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Celtics and Lakers square off in league's top rivalry
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The Boston Celtics and Los Angeles Lakers will square off in the NBA Finals for a record 11th time this week, evoking either glorious or painful memories for generations of basketball fans.

"During the regular season, that's all we watched. 'Where are the Celtics? Did they win last night?'" Lakers Hall of Famer Magic Johnson said on Tuesday during a teleconference.

"We didn't even celebrate the Western Conference final. That was nothing to us. It was about winning the championship.

"It was about 'Where's Boston?' We always wanted to play the best. And that was the Celtics."

Television ratings for the NBA's two most storied franchises are expected to be up when the best-of-seven series begins in Boston on Thursday.

Boston has won eight of its NBA-record 16 titles against Los Angeles but the Lakers won the last two, in 1985 and 1987, when Johnson and the Celtics' Larry Bird went toe-to-toe.

"It was great to be in that heated rivalry for so many years," said Johnson. "The cities disliked each other, the teams disliked each other but we respected each other."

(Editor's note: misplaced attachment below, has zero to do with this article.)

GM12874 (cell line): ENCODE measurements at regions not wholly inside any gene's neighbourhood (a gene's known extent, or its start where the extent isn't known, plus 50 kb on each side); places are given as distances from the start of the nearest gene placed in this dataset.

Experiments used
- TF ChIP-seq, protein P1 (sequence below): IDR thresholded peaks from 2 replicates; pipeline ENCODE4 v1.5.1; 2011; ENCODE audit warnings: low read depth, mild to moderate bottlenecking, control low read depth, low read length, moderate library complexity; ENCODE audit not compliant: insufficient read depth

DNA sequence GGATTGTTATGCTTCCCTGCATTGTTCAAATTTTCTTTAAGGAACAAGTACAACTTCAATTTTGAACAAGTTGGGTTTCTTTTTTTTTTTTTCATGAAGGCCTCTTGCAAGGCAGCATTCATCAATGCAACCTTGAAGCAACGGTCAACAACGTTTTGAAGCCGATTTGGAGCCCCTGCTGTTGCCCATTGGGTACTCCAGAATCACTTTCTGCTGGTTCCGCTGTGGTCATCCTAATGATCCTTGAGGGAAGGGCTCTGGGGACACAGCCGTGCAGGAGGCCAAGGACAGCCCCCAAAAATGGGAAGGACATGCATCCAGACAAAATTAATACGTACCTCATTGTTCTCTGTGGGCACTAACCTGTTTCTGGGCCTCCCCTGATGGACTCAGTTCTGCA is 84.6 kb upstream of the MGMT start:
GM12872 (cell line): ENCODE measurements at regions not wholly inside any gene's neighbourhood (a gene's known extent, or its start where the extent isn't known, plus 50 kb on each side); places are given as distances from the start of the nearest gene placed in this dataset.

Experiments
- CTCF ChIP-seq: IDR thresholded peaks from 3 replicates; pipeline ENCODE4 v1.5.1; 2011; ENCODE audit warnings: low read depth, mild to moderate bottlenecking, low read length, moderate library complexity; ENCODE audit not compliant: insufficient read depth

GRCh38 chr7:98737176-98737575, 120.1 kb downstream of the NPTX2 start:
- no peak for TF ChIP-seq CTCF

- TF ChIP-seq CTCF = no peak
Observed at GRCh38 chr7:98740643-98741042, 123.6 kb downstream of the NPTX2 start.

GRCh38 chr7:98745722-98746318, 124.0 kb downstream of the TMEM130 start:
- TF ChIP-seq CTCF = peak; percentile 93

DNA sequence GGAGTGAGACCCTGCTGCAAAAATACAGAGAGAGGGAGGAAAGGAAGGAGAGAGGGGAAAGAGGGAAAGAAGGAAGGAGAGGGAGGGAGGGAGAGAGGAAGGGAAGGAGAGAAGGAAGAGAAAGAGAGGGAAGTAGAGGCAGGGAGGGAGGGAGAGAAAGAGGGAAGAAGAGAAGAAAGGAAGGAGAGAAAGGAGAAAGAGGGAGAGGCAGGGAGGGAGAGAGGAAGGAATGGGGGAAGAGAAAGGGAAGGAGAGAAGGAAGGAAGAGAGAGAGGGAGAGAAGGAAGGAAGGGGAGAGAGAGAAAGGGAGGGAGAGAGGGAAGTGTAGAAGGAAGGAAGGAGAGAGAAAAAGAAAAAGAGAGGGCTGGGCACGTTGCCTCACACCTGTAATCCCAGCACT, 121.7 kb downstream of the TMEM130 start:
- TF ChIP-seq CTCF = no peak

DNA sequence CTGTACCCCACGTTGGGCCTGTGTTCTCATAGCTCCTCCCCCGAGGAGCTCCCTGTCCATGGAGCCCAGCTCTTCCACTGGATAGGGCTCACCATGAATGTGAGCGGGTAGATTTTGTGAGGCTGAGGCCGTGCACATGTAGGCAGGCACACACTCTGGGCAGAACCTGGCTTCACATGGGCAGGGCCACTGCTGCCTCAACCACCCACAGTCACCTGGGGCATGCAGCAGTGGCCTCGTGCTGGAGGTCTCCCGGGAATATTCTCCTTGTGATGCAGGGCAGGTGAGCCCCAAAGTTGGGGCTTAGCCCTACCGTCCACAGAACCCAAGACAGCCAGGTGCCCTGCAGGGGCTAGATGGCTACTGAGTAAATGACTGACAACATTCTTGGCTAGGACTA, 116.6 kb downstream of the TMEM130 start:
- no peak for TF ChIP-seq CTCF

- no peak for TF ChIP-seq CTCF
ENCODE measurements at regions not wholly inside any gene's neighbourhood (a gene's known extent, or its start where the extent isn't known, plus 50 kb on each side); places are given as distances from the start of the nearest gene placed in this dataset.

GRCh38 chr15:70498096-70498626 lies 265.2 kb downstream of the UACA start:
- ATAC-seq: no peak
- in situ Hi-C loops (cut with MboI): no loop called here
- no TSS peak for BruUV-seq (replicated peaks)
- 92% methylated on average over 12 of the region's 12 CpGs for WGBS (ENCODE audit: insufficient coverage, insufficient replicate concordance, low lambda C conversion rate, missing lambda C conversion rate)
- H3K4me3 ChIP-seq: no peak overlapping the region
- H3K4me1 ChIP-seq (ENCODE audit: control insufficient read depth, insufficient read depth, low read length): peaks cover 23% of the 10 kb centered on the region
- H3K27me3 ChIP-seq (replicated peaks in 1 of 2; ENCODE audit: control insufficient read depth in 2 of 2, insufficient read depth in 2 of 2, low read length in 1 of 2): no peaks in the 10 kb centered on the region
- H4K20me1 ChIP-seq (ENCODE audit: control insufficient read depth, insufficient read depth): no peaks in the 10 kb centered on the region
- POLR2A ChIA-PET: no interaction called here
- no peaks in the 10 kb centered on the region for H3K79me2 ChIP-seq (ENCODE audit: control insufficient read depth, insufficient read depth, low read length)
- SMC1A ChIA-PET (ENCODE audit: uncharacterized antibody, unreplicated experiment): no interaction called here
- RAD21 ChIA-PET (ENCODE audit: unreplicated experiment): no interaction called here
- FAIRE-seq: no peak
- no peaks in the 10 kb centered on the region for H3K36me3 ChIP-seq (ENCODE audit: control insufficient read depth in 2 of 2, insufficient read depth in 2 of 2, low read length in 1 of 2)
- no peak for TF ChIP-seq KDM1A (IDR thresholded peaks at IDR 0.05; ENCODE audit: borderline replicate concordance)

Bird, also a Hall of Famer, said he remembered watching the 1986 Western Conference final when the Houston Rockets knocked off the Lakers to reach the Finals against Boston.

"I remember when Ralph Sampson hit that shot to beat them with one second on the clock," he said. "I know all of us felt down because we wouldn't be able to play the Lakers again."

Before the Magic-Bird duels, there were epic battles in the 1960s between two teams, including the 1969 final featuring the Celtics' Bill Russell and the Lakers' Wilt Chamberlain.

This year's championship pits the teams with the best record in the East against the top mark in the West.

Lakers' guard Kobe Bryant has won three titles but captured his first MVP trophy this season.

Boston all-stars Kevin Garnett, Paul Pierce and Ray Allen are appearing in the Finals for the first time after leading the Celtics to a 66-win season. Last year, Boston won just 24.

Bird, currently the head of basketball operations for the Indiana Pacers, thinks Bryant's big-game experience might be the difference.

"Kobe Bryant's been there before," he said. "He's won three championships. So he'll be a steadying force for the rest of the players. They look up to him so much when things get tough he might be the one that can pull them through."

Johnson said the players outside of the spotlight, like the Lakers' Pau Gasol and Lamar Odom, and the Celtics' Allen, may make the difference.

"You know Kobe is going to play well and Paul (Pierce) is going to play well," he said. "It's going to come down to Garnett and Allen and Gasol and Odom.

"It's always the other guys (that make the difference). Like with Larry and me. You knew it Larry was going to do his thing, I was going to be able to do my thing."

(Agencies via China Daily June 5, 2008)

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